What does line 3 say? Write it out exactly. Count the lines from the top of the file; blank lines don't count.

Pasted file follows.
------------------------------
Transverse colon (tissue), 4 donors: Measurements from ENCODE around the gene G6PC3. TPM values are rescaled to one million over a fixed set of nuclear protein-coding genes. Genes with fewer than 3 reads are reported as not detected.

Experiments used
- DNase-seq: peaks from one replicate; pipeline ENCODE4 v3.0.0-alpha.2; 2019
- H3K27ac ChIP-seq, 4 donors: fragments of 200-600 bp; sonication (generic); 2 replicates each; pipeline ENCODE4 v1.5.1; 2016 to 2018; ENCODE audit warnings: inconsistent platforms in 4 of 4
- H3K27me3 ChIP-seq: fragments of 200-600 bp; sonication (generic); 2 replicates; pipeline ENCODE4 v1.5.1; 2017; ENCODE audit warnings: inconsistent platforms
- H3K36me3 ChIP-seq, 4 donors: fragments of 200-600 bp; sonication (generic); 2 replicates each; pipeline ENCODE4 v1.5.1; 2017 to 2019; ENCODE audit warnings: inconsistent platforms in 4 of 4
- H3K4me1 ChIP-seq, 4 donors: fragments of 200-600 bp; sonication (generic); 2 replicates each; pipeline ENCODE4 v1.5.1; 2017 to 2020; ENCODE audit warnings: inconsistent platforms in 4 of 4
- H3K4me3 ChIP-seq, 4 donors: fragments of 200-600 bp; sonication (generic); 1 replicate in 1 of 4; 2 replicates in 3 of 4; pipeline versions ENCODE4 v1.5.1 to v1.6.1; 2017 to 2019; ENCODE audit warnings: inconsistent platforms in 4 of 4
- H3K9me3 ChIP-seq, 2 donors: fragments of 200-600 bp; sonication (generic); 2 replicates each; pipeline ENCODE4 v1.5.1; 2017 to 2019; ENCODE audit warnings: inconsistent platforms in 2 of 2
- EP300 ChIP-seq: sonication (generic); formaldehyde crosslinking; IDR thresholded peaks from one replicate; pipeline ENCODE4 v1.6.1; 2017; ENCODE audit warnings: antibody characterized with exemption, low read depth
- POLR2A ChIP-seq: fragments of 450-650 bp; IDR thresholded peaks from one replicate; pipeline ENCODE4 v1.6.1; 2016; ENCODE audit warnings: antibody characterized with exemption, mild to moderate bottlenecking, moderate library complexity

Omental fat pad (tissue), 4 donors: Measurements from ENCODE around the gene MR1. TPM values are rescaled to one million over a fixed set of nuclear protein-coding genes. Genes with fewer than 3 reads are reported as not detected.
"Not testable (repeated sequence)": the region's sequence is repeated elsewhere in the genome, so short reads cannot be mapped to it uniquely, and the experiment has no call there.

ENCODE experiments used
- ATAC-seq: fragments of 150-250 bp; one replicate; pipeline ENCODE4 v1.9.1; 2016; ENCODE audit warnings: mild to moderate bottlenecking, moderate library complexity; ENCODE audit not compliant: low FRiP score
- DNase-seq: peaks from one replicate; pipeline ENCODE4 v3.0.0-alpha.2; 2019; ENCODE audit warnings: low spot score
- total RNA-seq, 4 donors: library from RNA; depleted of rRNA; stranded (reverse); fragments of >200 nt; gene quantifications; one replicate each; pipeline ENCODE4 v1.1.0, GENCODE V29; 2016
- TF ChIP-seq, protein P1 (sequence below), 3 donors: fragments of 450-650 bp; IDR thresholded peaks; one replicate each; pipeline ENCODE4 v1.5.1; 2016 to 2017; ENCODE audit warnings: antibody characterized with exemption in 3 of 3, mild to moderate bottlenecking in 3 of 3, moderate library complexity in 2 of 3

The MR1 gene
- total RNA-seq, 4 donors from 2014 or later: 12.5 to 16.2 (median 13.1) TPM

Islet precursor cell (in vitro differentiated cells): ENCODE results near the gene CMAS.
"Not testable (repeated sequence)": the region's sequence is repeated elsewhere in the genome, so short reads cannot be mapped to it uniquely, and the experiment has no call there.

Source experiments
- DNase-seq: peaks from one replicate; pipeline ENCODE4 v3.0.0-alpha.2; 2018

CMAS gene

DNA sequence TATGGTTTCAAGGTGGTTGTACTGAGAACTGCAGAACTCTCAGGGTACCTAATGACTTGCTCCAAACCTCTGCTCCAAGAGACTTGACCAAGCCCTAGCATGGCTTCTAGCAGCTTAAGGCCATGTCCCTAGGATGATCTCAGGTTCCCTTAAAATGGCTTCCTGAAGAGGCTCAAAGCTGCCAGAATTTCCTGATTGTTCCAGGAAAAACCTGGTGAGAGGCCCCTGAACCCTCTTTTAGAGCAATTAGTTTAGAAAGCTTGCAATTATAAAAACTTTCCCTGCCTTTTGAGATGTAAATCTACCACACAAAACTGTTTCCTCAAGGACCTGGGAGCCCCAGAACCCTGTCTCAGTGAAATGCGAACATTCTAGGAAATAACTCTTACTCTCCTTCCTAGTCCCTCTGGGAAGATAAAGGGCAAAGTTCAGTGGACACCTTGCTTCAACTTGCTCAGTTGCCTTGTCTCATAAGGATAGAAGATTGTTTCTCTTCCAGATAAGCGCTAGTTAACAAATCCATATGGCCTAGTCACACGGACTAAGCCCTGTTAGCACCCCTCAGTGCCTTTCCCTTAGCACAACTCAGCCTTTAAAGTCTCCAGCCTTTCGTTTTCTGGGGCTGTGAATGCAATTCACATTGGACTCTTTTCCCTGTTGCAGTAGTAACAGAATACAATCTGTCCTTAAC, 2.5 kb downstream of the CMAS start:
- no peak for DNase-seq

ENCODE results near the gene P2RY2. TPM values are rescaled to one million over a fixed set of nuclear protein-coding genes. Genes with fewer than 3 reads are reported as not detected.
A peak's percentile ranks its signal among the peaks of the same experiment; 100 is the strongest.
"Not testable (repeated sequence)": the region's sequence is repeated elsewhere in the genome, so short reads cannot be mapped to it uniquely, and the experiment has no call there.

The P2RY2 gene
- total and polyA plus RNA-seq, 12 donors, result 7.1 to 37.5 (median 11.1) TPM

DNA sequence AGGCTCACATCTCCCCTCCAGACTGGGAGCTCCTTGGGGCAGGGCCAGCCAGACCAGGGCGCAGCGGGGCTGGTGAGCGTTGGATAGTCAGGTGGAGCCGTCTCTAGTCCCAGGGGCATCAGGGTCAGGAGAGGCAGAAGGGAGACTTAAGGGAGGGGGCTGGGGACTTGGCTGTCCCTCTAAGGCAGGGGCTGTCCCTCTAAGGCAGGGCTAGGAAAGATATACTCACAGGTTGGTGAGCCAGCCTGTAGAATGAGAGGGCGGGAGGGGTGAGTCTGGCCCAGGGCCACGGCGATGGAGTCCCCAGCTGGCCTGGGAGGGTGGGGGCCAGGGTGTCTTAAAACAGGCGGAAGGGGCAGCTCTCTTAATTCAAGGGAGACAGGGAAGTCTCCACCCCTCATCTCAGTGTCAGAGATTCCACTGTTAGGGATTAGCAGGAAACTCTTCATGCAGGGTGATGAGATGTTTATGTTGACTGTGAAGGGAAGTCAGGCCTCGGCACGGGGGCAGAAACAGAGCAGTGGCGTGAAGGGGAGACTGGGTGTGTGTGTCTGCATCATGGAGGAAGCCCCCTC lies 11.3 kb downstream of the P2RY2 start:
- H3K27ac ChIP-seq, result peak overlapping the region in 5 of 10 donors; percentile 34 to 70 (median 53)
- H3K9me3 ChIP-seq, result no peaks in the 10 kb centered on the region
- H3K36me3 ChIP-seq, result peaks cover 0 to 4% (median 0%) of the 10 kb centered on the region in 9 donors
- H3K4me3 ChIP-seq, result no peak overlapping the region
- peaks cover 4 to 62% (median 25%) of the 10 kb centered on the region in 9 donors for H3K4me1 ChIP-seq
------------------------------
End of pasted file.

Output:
- DNase-seq: peaks from one replicate; pipeline ENCODE4 v3.0.0-alpha.2; 2019